Untold Arizona: The Baron of Arizona
Less than 20% of Arizona is privately owned. In a sense, it belongs to everyone. No one person can claim this land. But one man got awfully close — by becoming the Baron of Arizona.
The tale was dramatized by Hollywood, casting the villainous heartthrob Vincent Price as the suave baron.
"The Baron of Arizona" hit the silver screen in 1950. But the baron himself conned Arizona nearly a century earlier.
James Addison Reavis was born in Missouri. When the Civil War broke out, he joined the Confederate Army. But Marshall Trimble, Arizona official state historian, said Reavis missed his mother terrible.
“And he had a knack for forgery," Trimble said. "And so, he could forge his commanding officer’s signature on leave papers. And finally, he just wrote himself a permanent leave.”
Trimble has literally written the book on the hucksters and con-men who came to Arizona looking for suckers.
"As P.T. Barnum said: There’s a sucker born every minute," he said. "And wherever there’s a buck to me made, there’s a con-man out to get it."
Reavis wanted more than a buck. And he devised a grand scheme to get it — one that took advantage of the United States’ recognition of Spanish and Mexican land grants after the Mexican-American War.
Reavis nearly conned his way into about 12 million acres from where Sun City sits today all the way to Silver City, New Mexico.
The scam relied on forgeries he left in church records from Mexico City to Madrid, inserting a fictitious family into ancient documents.
Trimble said that elaborate fake family history traced back to a Don Miguel Nemecio Silva de Peralta de la Cordoba — dubbed by Reavis the Baron de los Colorados.
The trap was set.
“And now, he’s missing just one thing," Trimble said. "He needs an heir. And in California, he finds a little 16-year-old orphan girl, and he convinces her that she looks just like the Peraltas - how would he know? They didn’t exist."
But he convinced her, too — and married her. And she believed she was the baroness — Doña Sophia Micaela Maso Reavis y Peralta de la Cordoba — even after Reavis' scam had been revealed.
And the scam was revealed — just not before he collected more than $5 million from the Southern Pacific Railroad, mining companies and landowners like J. Marion Sears.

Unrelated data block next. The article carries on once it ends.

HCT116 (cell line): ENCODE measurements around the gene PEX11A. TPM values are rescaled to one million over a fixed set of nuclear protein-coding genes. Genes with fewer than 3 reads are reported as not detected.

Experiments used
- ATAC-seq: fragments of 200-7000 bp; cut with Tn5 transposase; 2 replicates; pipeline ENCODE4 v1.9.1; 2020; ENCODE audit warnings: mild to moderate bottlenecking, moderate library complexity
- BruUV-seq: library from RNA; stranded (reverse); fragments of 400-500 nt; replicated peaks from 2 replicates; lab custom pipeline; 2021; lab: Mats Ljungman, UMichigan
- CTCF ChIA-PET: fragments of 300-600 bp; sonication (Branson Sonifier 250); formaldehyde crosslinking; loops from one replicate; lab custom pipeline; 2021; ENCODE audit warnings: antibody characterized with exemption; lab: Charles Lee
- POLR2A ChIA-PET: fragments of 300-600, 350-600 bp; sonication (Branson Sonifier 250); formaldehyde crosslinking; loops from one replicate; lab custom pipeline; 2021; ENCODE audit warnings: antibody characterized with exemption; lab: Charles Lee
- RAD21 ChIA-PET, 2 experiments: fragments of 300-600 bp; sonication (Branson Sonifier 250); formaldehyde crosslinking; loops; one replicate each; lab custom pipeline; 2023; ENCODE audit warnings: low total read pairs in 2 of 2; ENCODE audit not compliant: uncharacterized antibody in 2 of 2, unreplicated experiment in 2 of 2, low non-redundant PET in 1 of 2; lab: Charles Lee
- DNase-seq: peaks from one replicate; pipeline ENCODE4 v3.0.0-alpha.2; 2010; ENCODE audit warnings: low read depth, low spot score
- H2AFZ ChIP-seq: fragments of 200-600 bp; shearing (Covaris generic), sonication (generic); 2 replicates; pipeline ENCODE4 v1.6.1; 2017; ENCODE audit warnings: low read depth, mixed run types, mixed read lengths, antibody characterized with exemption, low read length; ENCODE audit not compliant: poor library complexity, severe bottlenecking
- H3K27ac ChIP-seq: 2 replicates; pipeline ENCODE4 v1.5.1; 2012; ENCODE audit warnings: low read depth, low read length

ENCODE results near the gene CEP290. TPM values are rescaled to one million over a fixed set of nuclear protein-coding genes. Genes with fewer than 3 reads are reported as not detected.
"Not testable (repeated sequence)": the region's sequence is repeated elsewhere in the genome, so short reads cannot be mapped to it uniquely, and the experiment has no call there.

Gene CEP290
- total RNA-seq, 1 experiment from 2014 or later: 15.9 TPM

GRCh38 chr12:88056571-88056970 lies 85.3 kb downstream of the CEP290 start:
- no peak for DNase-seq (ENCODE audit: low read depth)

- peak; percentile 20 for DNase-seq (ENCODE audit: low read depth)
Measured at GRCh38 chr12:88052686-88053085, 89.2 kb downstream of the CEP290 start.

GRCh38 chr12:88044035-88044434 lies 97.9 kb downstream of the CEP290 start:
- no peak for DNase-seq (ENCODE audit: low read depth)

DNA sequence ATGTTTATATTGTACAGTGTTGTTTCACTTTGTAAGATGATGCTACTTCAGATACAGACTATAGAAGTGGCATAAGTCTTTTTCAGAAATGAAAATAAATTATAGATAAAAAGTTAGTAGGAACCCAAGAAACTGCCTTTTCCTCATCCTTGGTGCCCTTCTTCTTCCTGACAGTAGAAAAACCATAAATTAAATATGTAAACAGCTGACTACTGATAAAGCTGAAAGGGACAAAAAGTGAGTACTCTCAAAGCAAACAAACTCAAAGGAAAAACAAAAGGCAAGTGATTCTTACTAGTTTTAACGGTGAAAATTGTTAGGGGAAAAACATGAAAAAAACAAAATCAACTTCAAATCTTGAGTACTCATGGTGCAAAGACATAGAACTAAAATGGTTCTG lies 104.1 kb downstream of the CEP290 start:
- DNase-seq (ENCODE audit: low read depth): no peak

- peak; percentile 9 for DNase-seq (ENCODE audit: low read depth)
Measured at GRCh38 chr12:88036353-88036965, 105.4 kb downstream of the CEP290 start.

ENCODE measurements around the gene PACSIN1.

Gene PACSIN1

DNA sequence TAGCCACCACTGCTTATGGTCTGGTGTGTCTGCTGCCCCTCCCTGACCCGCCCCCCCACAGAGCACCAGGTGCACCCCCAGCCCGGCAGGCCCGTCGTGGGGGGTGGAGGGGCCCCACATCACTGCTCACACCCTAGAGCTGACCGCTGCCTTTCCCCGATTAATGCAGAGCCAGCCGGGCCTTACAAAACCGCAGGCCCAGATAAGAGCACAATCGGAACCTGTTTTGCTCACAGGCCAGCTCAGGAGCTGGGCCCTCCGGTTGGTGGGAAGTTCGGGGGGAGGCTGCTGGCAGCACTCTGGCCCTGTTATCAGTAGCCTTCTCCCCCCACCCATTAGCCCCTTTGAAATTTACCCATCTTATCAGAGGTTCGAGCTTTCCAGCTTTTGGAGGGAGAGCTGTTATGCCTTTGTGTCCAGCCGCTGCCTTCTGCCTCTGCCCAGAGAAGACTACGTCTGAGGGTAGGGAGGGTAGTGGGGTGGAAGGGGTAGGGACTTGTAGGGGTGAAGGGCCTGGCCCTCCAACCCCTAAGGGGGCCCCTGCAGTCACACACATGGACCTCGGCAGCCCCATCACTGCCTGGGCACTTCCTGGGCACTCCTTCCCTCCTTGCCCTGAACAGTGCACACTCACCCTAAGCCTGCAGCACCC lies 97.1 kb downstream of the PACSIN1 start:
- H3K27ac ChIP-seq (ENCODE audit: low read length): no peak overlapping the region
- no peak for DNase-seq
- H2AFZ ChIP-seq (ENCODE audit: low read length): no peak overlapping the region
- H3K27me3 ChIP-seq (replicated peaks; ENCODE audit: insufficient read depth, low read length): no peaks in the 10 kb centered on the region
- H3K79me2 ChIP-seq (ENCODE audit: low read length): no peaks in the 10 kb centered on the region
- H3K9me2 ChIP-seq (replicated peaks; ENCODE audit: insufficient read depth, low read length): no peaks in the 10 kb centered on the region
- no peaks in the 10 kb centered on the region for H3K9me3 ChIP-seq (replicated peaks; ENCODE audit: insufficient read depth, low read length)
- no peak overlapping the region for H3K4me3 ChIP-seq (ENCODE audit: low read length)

Sears used to have a home where downtown Phoenix sits today. It was a pretty piece of land even then. Reavis saw an opportunity.
“You know, a lot of them were afraid that they were going to lose all their land and everything on it," Chen said. "So, Sears just definitely took the bait and signed the money over.”
Back then, folks were suspicious, particularly of strangers trying to gobble up their land.
But Sears was not suspicious enough, Chen said.
The law did catch up to the baron. The federal government was going to pay Reavis millions to make him disappear, but he decided to sue for even more.
“He told such a good lie that, I think, maybe he started to believe it, too," Trimble said. "But he made his fatal mistake when he sued the government. Because then, it’s time to get serious and do an investigation.”
Investigators found inconsistencies with the ink, the type of pen he’d used and even paper bearing the watermark of a mill in Wisconsin, dating back long before Wisconsin was on the map.
But really, Trimble says the baron went down because of a key flaw that thwarted many like him: "Greed, greed, greed."
Arizona’s reputation for greed and violence certainly left its mark. But the skepticism the people showed for a man who dared call himself baron may have left a greater impression.
Paul Bender is a law professor at Arizona State University and an expert on the state Constitution. He said that skepticism Reavis faced, that frontier mentality is what took root.
“That’s the feeling I get from the original Arizona Constitution," he said. "Leave us alone. Don’t push us around. Give us some tools to protect ourselves against the horrible, monied interests that come in and try to take over."
After all, Bender said, the feds weren’t going to be a champion for Arizona.
Even Reavis, who’d made a sucker of the government itself, seemed to escape the full force of justice.
The Baron of Arizona, for all his scheming, was found guilty of fraud in 1895. And his punishment: He served two years in prison and paid a $5,000 fine.